Especially as December gets nearer, farmers across the country are being encouraged to invest in the best possible bedding for their livestock.
For cattle in particular, bedding is of the utmost importance. Cows can spend over 10 hours every day lying down in the resting position, usually over the course of about five ‘resting bouts’.
Having a quality place to rest can reduce injuries in cows, including swelling and abrasion in the hock and knee area, as well as decrease cases of lameness. It’s important to encourage resting in your cows by providing a comfortable stall area.
A sanitary and dry space can also keep cows clean and improve their overall health, including in their udders.
Ideal bedding will absorb moisture, which in turn controls the levels of environmental bacteria. It also provides a cushioned surface that conforms to the shape of the cow, enhances traction for reclining and rising, prevents injury, resists compaction and is cost effective in large quantities.
With so many factors to consider, it’s important to put sufficient thought into your own farm’s bedding!
There are usually two initial choices when deciding on bedding: Inorganic and Organic.
- Inorganic bedding is inert, which means its chemical composition won’t be altered over time. It drains moisture away quite well, and it may improve footing.
- Organic bedding absorbs surface moisture and also supports pathogen growth.
The required amount of bedding materials depends on the type of cow:
- Lactating dairy cows require about 100 square foot per head.
- Far-off dry cows require about 80 square foot per head.
- Close-up dry cows require about 120 square foot per head.
- Maternity cows require about 140-200 square foot per head.
Examples of inorganic bedding materials include sand, limestone screenings and gypsum.
Inorganic Bedding Materials
Sand is particularly praised for its suitability in dairy cow bedding.
- It conforms to the shape of the cow
- Provides some cushioning
- Drains moisture away from the surface
- High levels of cleanliness
- Can reduce hock and knee injuries
- Decreases some cases of mastitis
- Sometimes can improve footing.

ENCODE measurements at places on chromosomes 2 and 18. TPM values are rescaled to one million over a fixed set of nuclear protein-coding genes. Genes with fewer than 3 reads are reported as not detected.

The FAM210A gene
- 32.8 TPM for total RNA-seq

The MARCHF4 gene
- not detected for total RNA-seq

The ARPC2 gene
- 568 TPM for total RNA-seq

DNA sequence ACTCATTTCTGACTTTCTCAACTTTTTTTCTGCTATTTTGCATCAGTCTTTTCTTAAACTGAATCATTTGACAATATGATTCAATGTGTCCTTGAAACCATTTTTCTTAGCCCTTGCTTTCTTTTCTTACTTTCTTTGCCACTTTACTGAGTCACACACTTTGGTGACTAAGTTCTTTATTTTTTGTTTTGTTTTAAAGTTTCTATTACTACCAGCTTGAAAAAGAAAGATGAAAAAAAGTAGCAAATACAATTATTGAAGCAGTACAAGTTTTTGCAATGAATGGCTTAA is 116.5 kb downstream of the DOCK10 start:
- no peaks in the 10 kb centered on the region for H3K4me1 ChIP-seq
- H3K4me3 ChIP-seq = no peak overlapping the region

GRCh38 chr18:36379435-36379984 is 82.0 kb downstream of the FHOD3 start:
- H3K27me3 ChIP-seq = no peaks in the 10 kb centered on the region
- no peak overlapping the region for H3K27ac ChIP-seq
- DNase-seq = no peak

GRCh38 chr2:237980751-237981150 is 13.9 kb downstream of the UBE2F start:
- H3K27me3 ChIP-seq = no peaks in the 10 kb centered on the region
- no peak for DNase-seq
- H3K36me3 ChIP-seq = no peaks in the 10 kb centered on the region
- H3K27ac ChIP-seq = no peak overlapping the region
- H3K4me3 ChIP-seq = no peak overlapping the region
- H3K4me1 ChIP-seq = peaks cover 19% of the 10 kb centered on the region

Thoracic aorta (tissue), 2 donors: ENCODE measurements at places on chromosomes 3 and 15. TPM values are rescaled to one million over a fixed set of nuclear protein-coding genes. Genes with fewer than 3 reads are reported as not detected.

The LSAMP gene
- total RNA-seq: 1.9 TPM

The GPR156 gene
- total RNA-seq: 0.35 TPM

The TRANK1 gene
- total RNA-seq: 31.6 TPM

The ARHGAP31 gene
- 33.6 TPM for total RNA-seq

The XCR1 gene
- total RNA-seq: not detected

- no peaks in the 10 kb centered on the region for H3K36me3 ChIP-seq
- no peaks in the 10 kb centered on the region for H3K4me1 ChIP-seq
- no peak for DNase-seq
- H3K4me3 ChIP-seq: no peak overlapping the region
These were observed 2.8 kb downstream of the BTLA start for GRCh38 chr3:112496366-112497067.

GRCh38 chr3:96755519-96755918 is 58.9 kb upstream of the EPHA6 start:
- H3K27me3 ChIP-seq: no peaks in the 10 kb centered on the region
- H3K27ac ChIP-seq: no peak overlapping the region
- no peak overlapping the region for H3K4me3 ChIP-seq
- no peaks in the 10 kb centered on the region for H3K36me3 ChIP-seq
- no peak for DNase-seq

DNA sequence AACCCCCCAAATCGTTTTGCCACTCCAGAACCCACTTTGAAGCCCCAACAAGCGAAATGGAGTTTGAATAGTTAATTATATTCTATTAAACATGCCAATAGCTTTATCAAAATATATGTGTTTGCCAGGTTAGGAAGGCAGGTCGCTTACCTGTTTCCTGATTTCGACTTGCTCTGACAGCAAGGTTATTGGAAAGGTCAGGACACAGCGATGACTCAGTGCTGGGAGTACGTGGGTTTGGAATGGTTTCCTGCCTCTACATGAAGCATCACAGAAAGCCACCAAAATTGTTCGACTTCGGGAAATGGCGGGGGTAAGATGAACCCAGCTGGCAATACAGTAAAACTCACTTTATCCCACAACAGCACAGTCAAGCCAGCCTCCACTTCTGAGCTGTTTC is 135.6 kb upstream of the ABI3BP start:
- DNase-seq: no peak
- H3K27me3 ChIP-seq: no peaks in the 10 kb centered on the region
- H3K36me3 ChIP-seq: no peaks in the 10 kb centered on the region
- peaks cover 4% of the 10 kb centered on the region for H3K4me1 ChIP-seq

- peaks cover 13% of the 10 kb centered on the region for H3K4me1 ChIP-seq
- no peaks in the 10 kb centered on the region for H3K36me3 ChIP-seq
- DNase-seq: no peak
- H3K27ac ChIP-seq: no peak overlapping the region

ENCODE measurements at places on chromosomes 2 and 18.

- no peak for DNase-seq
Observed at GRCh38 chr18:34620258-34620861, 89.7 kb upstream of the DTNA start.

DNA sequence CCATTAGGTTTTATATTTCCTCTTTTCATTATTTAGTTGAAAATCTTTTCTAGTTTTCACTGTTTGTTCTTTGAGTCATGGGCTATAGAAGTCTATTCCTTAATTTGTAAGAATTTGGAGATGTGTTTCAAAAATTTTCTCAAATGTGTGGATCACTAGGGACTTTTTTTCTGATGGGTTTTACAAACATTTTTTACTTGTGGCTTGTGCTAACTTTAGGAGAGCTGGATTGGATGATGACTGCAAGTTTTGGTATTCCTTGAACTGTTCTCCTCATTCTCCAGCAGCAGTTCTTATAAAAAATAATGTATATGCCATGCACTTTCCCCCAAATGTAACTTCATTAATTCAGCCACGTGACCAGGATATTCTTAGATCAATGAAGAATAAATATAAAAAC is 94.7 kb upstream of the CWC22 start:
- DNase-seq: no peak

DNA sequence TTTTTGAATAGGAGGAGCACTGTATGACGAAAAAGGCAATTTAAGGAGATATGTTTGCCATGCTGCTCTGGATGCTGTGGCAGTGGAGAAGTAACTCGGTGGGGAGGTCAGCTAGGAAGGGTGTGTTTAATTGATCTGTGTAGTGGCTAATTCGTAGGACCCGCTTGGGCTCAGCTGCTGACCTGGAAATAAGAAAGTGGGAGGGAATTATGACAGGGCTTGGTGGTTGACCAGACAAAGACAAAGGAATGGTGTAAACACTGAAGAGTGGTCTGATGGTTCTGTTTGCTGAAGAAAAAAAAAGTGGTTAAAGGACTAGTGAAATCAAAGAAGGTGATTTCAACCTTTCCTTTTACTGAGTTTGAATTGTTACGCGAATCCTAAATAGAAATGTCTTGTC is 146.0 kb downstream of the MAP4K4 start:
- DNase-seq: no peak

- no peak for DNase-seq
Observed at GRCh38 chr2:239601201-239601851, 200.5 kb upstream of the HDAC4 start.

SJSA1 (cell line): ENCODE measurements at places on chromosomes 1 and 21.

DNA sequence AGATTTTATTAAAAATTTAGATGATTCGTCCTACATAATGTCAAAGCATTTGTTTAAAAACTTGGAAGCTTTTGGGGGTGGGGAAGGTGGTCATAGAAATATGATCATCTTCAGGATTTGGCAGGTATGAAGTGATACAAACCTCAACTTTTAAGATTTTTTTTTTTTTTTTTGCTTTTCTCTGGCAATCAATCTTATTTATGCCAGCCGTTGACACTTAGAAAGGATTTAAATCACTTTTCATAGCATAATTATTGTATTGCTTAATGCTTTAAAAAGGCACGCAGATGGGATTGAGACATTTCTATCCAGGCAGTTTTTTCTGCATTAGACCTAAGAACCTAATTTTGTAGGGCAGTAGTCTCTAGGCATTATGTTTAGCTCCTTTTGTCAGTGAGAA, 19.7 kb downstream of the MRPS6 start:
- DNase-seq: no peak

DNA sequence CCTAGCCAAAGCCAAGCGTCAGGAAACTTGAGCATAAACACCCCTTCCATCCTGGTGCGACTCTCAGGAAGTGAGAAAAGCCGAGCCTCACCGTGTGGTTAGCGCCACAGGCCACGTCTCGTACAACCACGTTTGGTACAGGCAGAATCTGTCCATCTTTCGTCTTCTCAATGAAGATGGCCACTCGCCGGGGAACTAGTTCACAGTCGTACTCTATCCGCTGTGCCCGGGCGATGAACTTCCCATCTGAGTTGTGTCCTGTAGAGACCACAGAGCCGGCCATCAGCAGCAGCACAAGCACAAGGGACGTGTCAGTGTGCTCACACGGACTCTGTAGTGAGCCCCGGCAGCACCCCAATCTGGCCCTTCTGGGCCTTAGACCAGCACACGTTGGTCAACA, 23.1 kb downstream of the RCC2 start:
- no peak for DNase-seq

However, farmers have noticed some issues with sand:
- Heavy to handle
- Abrasive to equipment
- Wears hooves
- Polishes floor surfaces
- Invades feeding areas
- Settles in waterers
- Gets into the rumen
- Sticks to teats & udder
- Plugs drains
- Gets into filters
- Settles in milk tank
- Damp sand freezes
When using sand, it’s important that the right consistency is used that has no debris or stones. Grains should be less than 3mm in size. It should always be kept dry, and have low organic matter content. However, if the sand grains are smaller than 0.6mm, there could be problems. Sand particles that are too small will compact more easily and provide poorer drainage.
This material is compared to sand quite often, as it is very fine and can sometimes get compacted. However, it’s important to note that it can also alter the pH of soil.
Gypsum is a soft sulfate mineral, and experts characterise it as: absorbent, non-caustic, but with the ability to elevate H2S4 levels in manure slurry.
Organic Bedding Materials
Organic materials, such as wood shaving, sawdust, waste wood, paper, peanut hulls, straw, dried manure solids and crop residue have a variety of pros and cons that overlap with inorganic characteristics.
Organic Bedding Advantages:
- Absorbs moisture
- Compatible with manure handling systems
- Typically readily available
- Comfortable Resting Area Benefits
- Reduced stress on feet
- Less injuries
- Cleaner cows
- Increased longevity
- Improved milk production
- Better udder health
Organic Bedding Disadvantages:
- Supports rapid growth of environmental mastitis pathogens when mixed with manure, urine & milk
- High populations in 24 hours
- Pathogen numbers increase with decreasing particle size
- Damp particles stick to teat skin
- Increases opportunity for infection
When using organic bedding, it’s important to groom stalls at least three times per day. Wet and bare areas should be covered and soiled bedding should be immediately removed.
It’s vital that farmers analyse the information regarding all options, and decide which is ideal for their farm resources.
Some information sourced from Penn State Extension.